Religion in Global Society: Perspectives in Light of Nostra Aetate
2005 International Conference of the
International Council of Christians and Jews
Chicago, Illinois, July 27, 2005
Francis Cardinal George, O.M.I.
Archbishop of Chicago
I am grateful to the leadership of the International Council of Christians and Jews for your kind invitation to address your closing luncheon. Looking at the program, I am very disappointed that I couldn’t be part of the conversation in these last few days, because it’s a conversation that shapes not only the ideas that are expressed here but also your work and our lives in this society. Chicago has hosted many international inter-religious gatherings in the past, including, as I’m sure you know, the Parliament of the World’s Religions begun here in 1893, continued in 1993 and now institutionalized. I am pleased that the Archdiocese could help in supporting this present conference as well.
Chicago has been a center of ecumenical and inter-religious collaboration on social justice issues, on racism and economic fairness, as well as a locus of more formal theological dialogue. For the past decade, we have honored the address of my predecessor as Archbishop of Chicago, Cardinal Joseph Bernardin, given at the Hebrew University in Jerusalem in 1995. We’ve honored that address by keeping its memory alive in an annual lecture presented alternately by Catholic and Jewish scholars. The Archdiocese has also supported several ongoing efforts at dialogue between Catholics and Jews at the local level, and I believe some of them have been discussed in these days together here. Since I’ve come to Chicago as Archbishop, I have tried to foster this deeply rooted Christian-Jewish dialogue, while also reaching out to the Muslim community in conversation here. I know that the ICCJ has also supported such an outreach to our Muslim sisters and brothers through your Abrahamic Forum and through efforts of your various national organizations. This is an effort I think we should all strongly encourage.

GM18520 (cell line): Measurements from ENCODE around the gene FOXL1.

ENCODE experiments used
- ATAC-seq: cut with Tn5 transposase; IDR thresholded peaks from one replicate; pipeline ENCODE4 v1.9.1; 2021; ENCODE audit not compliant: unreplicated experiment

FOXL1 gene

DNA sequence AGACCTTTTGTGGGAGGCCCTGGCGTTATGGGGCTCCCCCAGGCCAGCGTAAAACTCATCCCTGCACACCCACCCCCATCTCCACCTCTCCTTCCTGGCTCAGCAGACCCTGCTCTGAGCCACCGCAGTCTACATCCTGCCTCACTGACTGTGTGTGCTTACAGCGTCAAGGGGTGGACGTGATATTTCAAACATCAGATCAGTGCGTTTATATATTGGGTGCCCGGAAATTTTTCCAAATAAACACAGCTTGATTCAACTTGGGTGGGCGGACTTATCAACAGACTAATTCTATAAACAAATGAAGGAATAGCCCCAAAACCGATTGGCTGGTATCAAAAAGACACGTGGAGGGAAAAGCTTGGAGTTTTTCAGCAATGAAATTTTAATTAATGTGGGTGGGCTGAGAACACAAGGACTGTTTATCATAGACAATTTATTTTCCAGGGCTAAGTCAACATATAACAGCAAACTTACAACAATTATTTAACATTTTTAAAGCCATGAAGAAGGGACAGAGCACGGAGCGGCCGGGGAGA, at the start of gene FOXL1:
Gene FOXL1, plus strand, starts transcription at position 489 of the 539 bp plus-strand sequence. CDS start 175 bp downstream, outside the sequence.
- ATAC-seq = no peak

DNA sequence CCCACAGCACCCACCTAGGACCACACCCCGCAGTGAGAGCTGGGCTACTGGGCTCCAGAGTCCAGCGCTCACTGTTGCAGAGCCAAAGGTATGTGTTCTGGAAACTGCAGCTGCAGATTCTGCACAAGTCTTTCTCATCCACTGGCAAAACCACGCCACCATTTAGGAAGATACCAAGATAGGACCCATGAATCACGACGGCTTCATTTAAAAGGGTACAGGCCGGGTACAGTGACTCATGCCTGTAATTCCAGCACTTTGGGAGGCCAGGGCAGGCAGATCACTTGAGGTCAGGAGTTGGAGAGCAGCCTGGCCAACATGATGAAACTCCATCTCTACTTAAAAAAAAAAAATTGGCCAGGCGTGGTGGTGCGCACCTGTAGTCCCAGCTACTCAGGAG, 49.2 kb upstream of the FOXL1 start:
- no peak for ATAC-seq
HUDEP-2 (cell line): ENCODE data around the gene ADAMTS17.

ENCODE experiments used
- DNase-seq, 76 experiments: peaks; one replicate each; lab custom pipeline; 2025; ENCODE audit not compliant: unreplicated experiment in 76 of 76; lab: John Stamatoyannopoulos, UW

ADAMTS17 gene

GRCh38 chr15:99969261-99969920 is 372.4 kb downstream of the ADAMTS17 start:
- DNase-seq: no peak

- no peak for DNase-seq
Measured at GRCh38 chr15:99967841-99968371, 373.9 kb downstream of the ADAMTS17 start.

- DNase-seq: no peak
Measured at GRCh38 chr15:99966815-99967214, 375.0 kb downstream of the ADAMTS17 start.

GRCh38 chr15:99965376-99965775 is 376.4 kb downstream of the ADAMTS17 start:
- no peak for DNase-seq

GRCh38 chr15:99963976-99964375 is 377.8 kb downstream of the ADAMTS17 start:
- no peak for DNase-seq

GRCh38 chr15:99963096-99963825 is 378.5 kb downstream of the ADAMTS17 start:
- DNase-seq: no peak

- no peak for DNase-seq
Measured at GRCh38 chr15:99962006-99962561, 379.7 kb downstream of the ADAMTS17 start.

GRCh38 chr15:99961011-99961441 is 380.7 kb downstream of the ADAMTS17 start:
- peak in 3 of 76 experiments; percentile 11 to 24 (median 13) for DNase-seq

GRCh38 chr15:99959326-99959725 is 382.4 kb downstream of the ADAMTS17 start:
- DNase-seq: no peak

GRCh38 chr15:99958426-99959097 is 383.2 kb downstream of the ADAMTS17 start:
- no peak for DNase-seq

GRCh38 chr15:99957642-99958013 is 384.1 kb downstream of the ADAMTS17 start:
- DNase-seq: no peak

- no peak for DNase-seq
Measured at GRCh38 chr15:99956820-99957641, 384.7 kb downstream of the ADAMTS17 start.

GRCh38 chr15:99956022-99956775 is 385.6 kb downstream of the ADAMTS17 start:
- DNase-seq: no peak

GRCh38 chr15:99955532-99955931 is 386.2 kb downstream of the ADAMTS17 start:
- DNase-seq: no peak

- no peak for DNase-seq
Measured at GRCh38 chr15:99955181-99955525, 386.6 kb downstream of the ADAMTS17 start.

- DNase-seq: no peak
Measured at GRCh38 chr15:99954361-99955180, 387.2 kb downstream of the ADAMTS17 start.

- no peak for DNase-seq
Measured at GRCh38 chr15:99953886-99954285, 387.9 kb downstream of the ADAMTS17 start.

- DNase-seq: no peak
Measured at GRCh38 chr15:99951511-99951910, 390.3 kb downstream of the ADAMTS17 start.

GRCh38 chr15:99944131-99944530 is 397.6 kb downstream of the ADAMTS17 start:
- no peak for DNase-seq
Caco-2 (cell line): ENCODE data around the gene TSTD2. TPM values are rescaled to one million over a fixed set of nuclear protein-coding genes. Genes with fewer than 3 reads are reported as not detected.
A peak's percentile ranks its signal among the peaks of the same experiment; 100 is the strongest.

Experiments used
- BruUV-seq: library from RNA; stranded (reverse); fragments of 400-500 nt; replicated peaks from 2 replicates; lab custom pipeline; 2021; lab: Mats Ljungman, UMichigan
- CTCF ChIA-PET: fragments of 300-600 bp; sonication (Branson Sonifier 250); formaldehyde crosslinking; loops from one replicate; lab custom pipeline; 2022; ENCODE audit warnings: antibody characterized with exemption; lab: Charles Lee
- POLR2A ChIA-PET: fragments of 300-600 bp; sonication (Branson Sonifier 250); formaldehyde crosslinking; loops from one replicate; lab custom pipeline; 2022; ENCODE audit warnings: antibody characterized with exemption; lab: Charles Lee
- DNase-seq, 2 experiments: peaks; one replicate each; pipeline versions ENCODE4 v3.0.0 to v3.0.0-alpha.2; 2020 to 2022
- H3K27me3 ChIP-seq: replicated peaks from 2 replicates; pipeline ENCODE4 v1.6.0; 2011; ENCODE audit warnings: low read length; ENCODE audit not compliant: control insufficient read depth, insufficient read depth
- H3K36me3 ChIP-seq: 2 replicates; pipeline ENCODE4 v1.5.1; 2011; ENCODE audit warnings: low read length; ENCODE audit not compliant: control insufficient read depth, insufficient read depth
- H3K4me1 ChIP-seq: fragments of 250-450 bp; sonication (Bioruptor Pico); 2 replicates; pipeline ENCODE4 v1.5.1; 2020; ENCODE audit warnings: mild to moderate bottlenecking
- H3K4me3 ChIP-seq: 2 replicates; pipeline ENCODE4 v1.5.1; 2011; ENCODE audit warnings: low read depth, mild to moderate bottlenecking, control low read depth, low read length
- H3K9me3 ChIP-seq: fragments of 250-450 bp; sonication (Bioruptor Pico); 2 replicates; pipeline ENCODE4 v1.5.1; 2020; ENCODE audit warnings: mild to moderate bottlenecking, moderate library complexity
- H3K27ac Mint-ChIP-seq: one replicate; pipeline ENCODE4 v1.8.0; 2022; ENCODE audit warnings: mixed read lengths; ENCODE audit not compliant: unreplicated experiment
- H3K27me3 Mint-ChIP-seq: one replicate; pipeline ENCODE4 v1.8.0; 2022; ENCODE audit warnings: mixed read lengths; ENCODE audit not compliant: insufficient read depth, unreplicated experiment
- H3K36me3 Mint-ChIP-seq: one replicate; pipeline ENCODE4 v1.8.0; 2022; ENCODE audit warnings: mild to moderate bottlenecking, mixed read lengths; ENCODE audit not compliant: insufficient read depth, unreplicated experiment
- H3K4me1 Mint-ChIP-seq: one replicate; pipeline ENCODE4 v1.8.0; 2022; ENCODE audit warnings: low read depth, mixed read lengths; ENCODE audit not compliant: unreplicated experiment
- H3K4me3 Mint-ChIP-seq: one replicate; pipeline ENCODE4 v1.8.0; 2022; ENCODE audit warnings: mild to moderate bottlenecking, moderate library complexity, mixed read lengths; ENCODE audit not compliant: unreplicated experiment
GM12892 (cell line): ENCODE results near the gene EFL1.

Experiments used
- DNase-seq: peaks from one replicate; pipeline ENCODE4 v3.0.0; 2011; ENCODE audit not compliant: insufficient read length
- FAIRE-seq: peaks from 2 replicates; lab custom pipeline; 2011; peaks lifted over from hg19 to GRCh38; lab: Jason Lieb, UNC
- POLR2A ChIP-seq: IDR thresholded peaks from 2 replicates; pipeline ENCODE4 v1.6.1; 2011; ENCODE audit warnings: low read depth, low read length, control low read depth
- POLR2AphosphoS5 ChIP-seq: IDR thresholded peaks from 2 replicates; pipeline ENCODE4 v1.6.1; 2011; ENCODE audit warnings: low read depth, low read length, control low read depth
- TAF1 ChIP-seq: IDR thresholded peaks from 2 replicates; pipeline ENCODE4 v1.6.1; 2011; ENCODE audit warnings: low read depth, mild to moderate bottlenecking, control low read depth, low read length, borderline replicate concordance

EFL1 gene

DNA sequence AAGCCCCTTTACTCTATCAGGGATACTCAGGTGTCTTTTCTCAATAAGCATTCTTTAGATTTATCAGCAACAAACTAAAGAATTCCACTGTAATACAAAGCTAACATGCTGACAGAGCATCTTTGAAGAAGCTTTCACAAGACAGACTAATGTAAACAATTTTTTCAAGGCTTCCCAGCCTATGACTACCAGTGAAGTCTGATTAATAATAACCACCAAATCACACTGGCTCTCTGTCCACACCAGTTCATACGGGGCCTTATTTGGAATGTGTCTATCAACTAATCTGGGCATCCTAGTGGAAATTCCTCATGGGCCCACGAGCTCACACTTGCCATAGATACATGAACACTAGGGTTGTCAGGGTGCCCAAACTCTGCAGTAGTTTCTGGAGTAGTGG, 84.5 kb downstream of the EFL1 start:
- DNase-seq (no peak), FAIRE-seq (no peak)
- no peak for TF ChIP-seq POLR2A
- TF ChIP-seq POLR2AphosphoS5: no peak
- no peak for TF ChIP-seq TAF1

For the past several days, you have focused on two major themes: (1) the commemoration of the fortieth anniversary of the II Vatican Council’s statement on the Church and the Jewish People in the Conciliar text Nostra Aetate, and (2) you’ve discussed the relationship between religion and society in a global context. Both of these are issues that are central to our faiths and our lives. I would like to offer a few reflections on each of them in the short time I have with you now.